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Kirov Ballet - VI International Ballet Festival

Program 6: Igor Zelensky Gala Performance

by Catherine Pawlick

March 23, 2006 -- Mariinsky Theatre, St. Petersburg

For the Festival’s second evening dedicated to a principal male dancer, Igor Zelensky took to the stage in three varied works that displayed the range of this great dancer’s talents.

As Apollo in “Apollo,” his boyish charm and obvious good looks lent credibility to the character. Whether strumming his lyre or performing a powerful entrechat six, he fit into Balanchine’s abstract choreography so effortlessly, one could have just as easily been sitting in the hall of the Met. As such, the piece almost seemed an ode to Zelensky’s “American years,” his ability and choice to go beyond traditional classical choreography. For the ballet, Zelensky was flanked by the lovely Viktoria Tereshkina, the only one of the three muses who mastered Balanchine’s off-balance, hip-guided développés and lent an energetic jazziness to the role of Terpsichore. Olga Esina danced Calliope reservedly, and Maya Dumchenko, despite her smiles, also danced conservatively in the role of Polyhymnia.

It was Zelensky’s masterful presence in the second ballet, a premiere, that drew even more attention. Russian choreographer Alla Sigalova created “Concerto Grosso” to Handel’s composition No. 6 (recorded in 1944 by the Berlin Philharmonic Orchestra and played via sound system) specifically for this evening dedicated to Zelensky.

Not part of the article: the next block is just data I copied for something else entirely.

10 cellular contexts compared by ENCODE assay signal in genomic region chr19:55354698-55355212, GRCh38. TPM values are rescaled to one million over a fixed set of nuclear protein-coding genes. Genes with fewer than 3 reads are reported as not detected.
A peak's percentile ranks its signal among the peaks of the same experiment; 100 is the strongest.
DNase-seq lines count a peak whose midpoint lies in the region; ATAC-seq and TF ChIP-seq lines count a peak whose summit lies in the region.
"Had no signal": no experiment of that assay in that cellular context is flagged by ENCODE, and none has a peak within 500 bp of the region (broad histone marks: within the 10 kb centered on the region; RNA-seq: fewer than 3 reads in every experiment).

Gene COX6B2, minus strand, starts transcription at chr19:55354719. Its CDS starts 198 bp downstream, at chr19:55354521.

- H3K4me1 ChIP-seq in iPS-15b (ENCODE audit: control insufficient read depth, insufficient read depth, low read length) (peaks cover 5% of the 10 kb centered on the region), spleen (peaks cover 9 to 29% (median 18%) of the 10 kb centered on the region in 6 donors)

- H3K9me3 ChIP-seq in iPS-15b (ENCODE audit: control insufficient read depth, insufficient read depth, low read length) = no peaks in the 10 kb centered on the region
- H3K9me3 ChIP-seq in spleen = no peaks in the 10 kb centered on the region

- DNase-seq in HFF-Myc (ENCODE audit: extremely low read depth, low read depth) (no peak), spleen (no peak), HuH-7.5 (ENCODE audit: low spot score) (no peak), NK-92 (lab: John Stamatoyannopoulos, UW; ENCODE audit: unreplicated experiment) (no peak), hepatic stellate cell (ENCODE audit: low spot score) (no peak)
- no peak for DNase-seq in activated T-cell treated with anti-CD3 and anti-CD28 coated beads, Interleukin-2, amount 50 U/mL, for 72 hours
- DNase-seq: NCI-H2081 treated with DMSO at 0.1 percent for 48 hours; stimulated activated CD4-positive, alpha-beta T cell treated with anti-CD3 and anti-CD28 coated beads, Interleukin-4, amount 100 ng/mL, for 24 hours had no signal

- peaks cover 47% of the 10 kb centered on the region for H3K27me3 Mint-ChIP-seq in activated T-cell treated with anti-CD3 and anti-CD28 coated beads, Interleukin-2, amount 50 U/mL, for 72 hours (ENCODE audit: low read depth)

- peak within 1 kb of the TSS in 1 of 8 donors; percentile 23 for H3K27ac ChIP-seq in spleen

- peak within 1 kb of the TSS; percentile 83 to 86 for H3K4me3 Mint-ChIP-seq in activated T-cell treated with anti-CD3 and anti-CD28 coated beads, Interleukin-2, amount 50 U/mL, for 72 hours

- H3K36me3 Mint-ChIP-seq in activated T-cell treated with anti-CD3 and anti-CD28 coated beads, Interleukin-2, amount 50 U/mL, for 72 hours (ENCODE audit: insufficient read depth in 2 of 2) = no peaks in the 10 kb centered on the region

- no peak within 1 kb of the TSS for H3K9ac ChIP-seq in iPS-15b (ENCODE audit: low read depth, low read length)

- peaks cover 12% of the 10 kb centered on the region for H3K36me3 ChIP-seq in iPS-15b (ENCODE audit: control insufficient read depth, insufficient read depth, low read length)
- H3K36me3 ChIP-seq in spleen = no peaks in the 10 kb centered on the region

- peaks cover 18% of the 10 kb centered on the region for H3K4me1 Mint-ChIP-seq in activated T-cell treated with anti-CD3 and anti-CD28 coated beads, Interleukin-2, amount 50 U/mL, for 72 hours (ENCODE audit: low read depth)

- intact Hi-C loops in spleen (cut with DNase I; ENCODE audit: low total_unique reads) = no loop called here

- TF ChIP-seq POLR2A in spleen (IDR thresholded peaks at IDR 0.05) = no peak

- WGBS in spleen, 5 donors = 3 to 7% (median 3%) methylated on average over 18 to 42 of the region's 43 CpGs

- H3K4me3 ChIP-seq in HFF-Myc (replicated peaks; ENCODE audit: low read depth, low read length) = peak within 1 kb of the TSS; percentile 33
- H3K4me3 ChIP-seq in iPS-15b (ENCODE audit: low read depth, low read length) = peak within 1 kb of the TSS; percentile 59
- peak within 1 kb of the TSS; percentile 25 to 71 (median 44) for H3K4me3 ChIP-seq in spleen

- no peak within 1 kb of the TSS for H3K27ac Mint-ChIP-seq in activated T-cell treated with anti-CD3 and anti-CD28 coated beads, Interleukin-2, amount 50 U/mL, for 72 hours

Dressed in black pants, black turtleneck, black wool cap and jazz shoes, Zelensky worked his way through even more modern steps – his arms straight, hands flat or fisted, steps casual and turns light – somehow managing to dramatize this spare, libretto-less role. The stage was fully exposed for this piece, void of backdrop save for the theatre’s own far wall. Towards the end of Zelensky’s variation, the metal racks of overhead stage lights were lowered behind him as he continued to dance downstage. The work was intriguing in style. After so much Forsythe, Balanchine and Petipa, Sigalova’s movements were refreshing to watch and demand a second viewing. Zelensky’s performance attested to his flexibility as an artist and ability to excel in modern choreography as well as more traditional works.

The evening closed with Zelensky leading Daria Pavlenko through Balanchine’s “Diamonds.” Here he proved his classical capacities (lest anyone have doubted them) once again in this ode to Imperial Russia. Pavlenko almost distracted from Zelensky’s evening, so sumptuous was she as his ballerina, grace filling her every move. She was Russian Imperial grandeur, running with passion through the choreography, her long shapely feet on display through every promenade. And he was her prince, his grand jeté manège a reminder that even Balanchine began at the Vaganova Academy and that complete control over one’s physique, one’s technique and dramatic delivery are what make a star such as Zelensky.

At the ballet’s conclusion, a single red rose was delivered to each female in the corps, and then red rose petals and silver confetti dropped onto Zelensky from overhead in a celebratory fashion, crowning the evening with bright sparkle and beauty, just as Zelensky graces the stage with the same traits.

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